What will it really take to end AIDS? The Skoll World Forum and Impatient Optimists have co-produced a blog series to answer this question. We'll publish two posts/day over the next three days.
According to the latest report by UNAIDS, new HIV infections have dropped more than 50% in 25 low and middle-income countries. Last week, U.S. Secretary of State Hillary Clinton unveiled what she described as a blueprint for an ‘AIDS-Free Generation’. There may not be consensus on how best to tackle the AIDS pandemic, but it is impossible to doubt the depth of global commitment. However, while we celebrate this progress, we must still confront the challenges ahead. What will it really take to end AIDS? We asked some of the world's leading experts and innovators—representing the UN Global Plan, mothers2mothers, (RED), Riders for Health, ONE Campaign, the Center for Gender Health and Equity, and the Gates Foundation—to highlight key challenges moving forward, and how we can overcome them.
Gender inequality is HIV’s best friend
Fortunately, the converse is also true – gender equality is HIV’s nemesis. And by fighting HIV through advancement of gender equality, we reap all kinds of additional benefits.
Women account for slightly more than half of all people living with HIV, and the majority contract it through sex with long-term partners. Young women account for nearly 75 percent of infections among people ages 15-24 in sub-Saharan Africa.Girls who bear the brunt of two classic symptoms of gender oppression — being married off young or kept out of school — are particularly vulnerable to HIV. Gender violence – whether it’s rape used as a weapon of war, physical violence in the home that takes away women’s power to suggest condom use, or emotional violence that keeps women silent and untreated if they are diagnosed with HIV – is like gasoline to the spread of HIV.
Some of the most promising solutions to the spread of HIV reside in stripping away the layers of oppression from the lives of women and girls. Access to comprehensive, rights-based sexual and reproductive health services is a critical first step. Such care allows a woman to control the number and spacing of her children, and to confidentially test her HIV status. It gives her tools to protect herself – tools like female condoms, effective in preventing both HIV and unintended pregnancy. And such care gives her the ability to stay healthy during pregnancy and childbirth, regardless of her HIV status. By linking these services together and infusing them with a respect for the dignity of each woman and girl, we greatly improve the likelihood that she will benefit from the highest attainable standard of health care.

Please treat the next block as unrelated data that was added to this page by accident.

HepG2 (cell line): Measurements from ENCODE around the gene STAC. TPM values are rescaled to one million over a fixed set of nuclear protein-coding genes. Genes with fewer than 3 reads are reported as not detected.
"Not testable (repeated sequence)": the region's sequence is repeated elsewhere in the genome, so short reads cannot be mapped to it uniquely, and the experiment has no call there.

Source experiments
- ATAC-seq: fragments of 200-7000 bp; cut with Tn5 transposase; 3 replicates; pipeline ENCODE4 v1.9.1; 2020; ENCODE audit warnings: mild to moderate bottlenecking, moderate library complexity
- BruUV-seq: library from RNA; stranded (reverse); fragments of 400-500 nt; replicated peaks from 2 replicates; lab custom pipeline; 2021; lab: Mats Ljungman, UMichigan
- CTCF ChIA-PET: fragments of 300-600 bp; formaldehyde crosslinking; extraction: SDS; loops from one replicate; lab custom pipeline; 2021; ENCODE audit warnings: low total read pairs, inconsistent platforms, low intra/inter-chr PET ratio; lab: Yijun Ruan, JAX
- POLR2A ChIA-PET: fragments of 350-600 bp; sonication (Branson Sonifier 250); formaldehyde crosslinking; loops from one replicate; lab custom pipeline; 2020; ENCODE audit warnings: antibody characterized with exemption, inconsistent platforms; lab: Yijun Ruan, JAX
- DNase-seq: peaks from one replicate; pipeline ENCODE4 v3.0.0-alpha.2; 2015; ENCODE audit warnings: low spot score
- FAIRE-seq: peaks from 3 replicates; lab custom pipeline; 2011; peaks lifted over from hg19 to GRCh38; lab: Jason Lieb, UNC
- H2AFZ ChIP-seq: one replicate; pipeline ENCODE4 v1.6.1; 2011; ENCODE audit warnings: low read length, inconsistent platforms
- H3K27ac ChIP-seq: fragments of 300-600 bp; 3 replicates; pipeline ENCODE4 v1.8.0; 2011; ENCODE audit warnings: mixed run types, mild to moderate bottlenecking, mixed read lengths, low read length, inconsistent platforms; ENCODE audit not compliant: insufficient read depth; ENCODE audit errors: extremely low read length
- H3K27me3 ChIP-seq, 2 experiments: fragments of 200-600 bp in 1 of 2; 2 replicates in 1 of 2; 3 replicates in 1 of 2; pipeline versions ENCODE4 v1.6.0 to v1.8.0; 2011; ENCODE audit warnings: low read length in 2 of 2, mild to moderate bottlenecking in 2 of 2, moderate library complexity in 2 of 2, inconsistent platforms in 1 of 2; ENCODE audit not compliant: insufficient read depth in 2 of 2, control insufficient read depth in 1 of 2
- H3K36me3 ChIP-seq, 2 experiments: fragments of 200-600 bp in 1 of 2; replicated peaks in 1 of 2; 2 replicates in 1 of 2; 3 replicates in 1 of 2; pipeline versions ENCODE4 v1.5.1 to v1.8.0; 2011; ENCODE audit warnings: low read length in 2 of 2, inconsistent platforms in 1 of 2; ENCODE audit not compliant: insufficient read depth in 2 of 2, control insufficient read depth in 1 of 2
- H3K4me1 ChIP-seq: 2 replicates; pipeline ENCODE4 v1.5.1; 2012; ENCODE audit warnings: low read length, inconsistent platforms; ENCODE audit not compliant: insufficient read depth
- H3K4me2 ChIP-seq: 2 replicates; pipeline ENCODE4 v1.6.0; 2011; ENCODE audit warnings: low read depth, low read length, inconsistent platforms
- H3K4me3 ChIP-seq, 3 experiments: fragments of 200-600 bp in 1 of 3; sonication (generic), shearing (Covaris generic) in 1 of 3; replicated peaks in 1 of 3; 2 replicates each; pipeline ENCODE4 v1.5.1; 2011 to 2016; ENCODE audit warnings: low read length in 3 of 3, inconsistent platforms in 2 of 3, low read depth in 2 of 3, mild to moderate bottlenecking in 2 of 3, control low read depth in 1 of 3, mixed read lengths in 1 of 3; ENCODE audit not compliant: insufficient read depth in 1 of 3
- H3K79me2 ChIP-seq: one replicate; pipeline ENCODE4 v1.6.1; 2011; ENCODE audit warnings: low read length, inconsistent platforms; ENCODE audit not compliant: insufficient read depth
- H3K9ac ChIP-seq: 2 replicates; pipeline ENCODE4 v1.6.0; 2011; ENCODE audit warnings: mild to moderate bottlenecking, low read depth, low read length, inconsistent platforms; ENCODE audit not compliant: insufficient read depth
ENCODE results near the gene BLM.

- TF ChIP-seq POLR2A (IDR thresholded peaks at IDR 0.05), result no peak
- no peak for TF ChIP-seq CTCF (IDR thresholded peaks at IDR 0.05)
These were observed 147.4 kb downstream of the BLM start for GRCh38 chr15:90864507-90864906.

If we fail to understand how deeply HIV’s roots are intertwined with the violation of women’s rights we may end up winning battles but we are certainly losing the war.
Efforts beyond the formal health sector also present possibilities.
Programs such as microfinance and cash transfers that bolster economic opportunity and educational access for women and girls are proven to reduce their risk for HIV. Outreach to men and boys, to combat gender violence and change gender norms, is also creating impact. Weakening HIV’s grip on women and girls by improving their legal, social, and economic status is absolutely essential.
If we fail to understand how deeply HIV’s roots are intertwined with the violation of women’s rights we may end up winning battles but we are certainly losing the war. The woman living with HIV who is mistreated by health care providers is unlikely to seek tools to prevent a pregnancy, or care during a pregnancy. Condom promotion is useless where violence takes away a woman’s right to protect herself. Maternity wards that put multiple women in each bed and lack basic life-saving supplies help drive women to give birth at home – endangering their lives and leaving them untested for HIV.
The global AIDS response must promote:
- Women’s rights: HIV depends on gender inequalities that prevent women from supporting themselves financially and making decisions about their sexual activity. Women’s rights need to be recognized, respected, and promoted if we are going to end HIV.
- Women’s participation: The clearest way to ensure that policies and programs are advancing gender equality is to include women in decision making. Living these realities, they are best equipped to pinpoint what meets their needs. There are women’s rights groups in every country on the planet, and we cannot accept any more excuses for not including women at the table.
- Woman-controlled prevention: We have to increase funding and policy support for female condoms, in additional to male condoms. They must be a mandatory component of all programs that prevent and treat HIV.
- Integration of sexual and reproductive health: HIV, family planning, and maternal health are intrinsically linked, and services need to reflect that.
Gender equality is AIDS’ nemesis. We cannot create an AIDS-free generation without it.